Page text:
9/11 Memory vs History

I’ve sit down to draft this post about nine times now.  Each time I keep trashing it.  What makes it hard to collect thoughts is precisely the underlying issue I was trying to draw out.  Those who live through events, like those on 9/11, we have the baggage of memory, both personal and collective, to handle as we offer the historical recording and interpretation of the events.

Over the last few days, today, and perhaps  the next few days, prose in the op-ed sections of the dailies will focus on 9/11.  Most will look back ten years, attempting to interpret how the world has changed… or hasn’t (or as one I’ve read this morning says, how we need to reset back).  A few will strike up some historical comparisons.  Opinions about 9/11 already make alternate parallels to the USS Maine and to Pearl Harbor… or to other events in our history remembered as causal events associated with wars.

That would be fine, mostly.  But the interpretation of current events through the lens of history is a perilous task.  Simply put, the historian writing of his/her current events only knows from experience.  Even the primary documents (first hand accounts, official accounts) lack the contextual cement that good historians use to plant the foundation of interpretation.  And of course the other aspect is the historian’s personal experience that caveats the assembly of facts, in no small way determining what is important within the body of facts.  In short, a historian writing about events occurring within their recent memory is at best one or two steps removed from the stereotypical “man in the street.”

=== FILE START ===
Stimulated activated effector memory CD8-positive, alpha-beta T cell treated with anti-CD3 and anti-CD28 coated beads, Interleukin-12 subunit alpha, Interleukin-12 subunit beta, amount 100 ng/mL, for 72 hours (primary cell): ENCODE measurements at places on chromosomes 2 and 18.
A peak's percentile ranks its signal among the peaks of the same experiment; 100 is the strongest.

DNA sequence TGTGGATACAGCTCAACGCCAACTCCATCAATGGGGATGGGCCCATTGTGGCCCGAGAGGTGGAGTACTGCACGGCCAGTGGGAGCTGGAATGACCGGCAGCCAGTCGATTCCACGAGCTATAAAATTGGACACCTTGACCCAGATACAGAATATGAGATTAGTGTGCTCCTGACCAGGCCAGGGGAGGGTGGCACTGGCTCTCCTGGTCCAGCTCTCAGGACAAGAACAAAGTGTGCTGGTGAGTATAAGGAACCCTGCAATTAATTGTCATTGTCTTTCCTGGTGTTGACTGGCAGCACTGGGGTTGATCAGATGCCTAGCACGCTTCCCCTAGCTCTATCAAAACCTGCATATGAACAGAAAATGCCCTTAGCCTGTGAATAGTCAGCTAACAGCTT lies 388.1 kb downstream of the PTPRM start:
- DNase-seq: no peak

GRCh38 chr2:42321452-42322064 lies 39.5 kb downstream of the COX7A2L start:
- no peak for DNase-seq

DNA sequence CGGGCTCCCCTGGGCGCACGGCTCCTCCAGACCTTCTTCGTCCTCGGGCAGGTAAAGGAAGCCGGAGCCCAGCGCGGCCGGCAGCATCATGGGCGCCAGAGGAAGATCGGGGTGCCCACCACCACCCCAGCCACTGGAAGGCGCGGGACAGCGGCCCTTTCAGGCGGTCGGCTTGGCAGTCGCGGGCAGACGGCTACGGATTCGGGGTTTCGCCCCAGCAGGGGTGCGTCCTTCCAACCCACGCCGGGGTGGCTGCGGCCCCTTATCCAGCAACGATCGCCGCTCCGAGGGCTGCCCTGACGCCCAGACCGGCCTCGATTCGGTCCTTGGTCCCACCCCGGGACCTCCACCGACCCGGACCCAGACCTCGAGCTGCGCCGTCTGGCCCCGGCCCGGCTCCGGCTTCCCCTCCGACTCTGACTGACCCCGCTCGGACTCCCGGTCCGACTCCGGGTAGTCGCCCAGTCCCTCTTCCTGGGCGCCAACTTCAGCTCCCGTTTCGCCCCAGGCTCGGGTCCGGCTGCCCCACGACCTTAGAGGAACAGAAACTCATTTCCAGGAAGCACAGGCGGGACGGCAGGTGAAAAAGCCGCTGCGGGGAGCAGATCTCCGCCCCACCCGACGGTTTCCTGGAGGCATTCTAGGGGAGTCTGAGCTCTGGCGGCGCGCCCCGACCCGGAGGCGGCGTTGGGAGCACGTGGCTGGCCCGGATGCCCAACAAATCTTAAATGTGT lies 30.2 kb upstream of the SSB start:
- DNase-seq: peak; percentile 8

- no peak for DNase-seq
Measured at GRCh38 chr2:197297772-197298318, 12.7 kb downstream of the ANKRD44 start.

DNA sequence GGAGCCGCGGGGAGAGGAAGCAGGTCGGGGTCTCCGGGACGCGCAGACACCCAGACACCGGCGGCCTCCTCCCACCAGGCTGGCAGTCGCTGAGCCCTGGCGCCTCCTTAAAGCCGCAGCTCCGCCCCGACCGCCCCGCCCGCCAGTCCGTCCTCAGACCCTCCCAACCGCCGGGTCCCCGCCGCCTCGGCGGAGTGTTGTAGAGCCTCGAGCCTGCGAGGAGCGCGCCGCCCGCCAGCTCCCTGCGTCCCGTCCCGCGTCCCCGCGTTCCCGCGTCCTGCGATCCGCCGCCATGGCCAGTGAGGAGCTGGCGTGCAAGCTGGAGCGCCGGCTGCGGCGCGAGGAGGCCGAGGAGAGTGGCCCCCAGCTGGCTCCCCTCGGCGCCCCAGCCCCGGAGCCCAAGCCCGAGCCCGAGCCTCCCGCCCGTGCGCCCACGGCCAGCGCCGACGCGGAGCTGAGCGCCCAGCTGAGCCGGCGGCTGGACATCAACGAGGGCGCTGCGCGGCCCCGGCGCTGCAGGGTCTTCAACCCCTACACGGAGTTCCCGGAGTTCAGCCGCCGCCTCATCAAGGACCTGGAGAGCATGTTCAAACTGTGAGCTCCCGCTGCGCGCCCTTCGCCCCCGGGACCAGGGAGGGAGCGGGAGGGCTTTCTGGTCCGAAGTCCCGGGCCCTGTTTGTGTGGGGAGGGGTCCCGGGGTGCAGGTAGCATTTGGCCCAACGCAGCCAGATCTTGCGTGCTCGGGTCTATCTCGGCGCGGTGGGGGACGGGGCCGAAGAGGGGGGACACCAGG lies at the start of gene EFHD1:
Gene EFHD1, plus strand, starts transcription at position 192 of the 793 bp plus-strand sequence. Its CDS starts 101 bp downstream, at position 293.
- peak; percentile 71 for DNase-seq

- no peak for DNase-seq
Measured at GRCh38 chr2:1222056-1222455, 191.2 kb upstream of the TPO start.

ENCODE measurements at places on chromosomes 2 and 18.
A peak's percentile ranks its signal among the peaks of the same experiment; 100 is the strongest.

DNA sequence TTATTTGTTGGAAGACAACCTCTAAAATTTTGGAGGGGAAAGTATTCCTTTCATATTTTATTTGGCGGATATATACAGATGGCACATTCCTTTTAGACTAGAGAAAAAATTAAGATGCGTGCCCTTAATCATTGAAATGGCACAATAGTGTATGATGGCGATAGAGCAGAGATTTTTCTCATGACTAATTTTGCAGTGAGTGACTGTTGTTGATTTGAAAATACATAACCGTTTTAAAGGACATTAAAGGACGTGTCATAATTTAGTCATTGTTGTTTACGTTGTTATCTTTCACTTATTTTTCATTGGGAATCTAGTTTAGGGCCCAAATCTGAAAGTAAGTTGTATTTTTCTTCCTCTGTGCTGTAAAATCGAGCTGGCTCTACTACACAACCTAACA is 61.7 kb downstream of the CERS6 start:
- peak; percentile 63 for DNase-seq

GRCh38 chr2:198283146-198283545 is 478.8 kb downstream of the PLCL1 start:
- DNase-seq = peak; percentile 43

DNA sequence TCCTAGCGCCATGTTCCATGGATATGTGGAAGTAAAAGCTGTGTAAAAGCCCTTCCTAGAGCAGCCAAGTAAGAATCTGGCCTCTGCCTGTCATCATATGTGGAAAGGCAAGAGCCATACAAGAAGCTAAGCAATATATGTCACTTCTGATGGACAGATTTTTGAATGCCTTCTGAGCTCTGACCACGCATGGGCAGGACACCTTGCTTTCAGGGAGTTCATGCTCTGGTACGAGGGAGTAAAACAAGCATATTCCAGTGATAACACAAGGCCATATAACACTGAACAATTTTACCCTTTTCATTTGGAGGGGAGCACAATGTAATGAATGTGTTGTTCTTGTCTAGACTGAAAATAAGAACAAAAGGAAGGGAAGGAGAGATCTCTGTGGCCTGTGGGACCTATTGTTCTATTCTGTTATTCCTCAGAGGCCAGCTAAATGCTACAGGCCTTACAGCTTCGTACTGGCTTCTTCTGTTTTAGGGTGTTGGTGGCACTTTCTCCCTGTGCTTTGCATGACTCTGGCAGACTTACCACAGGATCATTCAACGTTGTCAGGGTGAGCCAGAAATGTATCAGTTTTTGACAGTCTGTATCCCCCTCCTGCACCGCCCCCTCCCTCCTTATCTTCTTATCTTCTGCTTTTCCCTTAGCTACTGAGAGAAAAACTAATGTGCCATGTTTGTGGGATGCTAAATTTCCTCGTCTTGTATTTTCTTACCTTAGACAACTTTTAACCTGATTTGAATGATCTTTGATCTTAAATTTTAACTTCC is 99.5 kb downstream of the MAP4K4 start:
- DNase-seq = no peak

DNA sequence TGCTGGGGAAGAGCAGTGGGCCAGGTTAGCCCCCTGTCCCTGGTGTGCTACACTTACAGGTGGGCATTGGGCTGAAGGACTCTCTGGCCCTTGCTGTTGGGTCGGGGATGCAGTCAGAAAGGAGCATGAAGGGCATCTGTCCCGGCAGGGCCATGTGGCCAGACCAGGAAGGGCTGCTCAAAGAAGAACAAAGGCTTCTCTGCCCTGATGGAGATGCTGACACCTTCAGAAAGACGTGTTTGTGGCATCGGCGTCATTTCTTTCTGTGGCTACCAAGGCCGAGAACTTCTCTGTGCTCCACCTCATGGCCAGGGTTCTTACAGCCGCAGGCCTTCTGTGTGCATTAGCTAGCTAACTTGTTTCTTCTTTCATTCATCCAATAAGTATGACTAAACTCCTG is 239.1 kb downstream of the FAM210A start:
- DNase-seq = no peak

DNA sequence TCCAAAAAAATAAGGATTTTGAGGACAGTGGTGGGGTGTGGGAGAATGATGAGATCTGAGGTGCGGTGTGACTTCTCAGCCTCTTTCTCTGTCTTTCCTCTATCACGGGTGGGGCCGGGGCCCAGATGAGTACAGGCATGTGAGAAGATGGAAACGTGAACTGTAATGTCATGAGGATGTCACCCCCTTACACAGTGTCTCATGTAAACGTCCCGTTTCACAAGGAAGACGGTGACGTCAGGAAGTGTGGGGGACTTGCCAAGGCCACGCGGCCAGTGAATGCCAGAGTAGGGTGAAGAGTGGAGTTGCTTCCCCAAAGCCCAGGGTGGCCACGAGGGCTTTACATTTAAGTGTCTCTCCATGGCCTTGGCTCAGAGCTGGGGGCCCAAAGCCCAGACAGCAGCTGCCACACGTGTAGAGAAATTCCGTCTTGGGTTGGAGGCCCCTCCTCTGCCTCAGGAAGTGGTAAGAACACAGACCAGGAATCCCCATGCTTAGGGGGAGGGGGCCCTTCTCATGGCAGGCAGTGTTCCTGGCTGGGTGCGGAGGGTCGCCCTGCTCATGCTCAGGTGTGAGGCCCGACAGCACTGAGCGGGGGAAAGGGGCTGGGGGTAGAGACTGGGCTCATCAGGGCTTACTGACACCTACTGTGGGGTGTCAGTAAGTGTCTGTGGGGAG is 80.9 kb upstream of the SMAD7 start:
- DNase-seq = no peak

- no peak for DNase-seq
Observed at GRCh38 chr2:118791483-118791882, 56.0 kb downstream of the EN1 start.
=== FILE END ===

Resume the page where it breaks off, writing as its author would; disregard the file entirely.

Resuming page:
As I look back at my own personal experience, I must say that is true.  I carry a lot of “baggage” around to discuss with this subject – not directly from that day September day ten years ago, but from the events which occurred in my life, both professional and personal, for which 9/11 was the proximate cause.  I didn’t know, personally that is, anyone who died on that day.  I know some who bled that day, but thankfully none that died.  On the other hand I know, personally, more than I can count who bled since then.  And unfortunately some of those are no longer with us.  For me, I cannot think or discuss 9/11 in isolation.  What happened after that day has left an impression which will forever refocus my memory of 9/11.

For me, 9/11 was lightning which produced a thunder still echoing ten years later.

-Craig.

USACE Photos from 9/11

USACE Patrol Boat Hocking heads toward lower Manhattan on 9-11

Caption:
USACE Patrol Boat Hocking heads toward lower Manhattan on 9-11

NEW YORK — Patrol Boat Hocking heads toward lower Manhattan on 9/11 to provide assistance following the attacks on the World Trade Center. PB Hocking was one of many U.S. Army Corps of Engineers vessels from various Districts that were on the waters of the New York and New Jersey Harbor that day helping to ferry evacuees from lower Manhattan and bringing in emergency responders on return trips. (U.S. Army Corps of Engineers file photo)

The Public Affairs Office at the US Army Corps of Engineer has released some photos pertaining to 9/11 on their Flickr channel this week. Many of the photos show activities in the days after the attack or months later.  But a few show the USACE’s actions in direct response to the attack.

DCV Hayward helped ferry evacuees from lower Manhattan after the 9/11 attacks

DCV Hayward helped ferry evacuees from lower Manhattan after the 9/11 attacks

NEW YORK — DCV Hayward, one of New York District’s three drift collection vessels, was one of several U.S. Army Corps of Engineers vessels that helped ferry evacuees from lower Manhattan after the 9/11 attacks. DCV Hayward still patrols the New York and New Jersey Harbor as part of its regular duties, collecting drift and debris that could be hazardous to navigation. (U.S. Army Corps of Engineers file photo)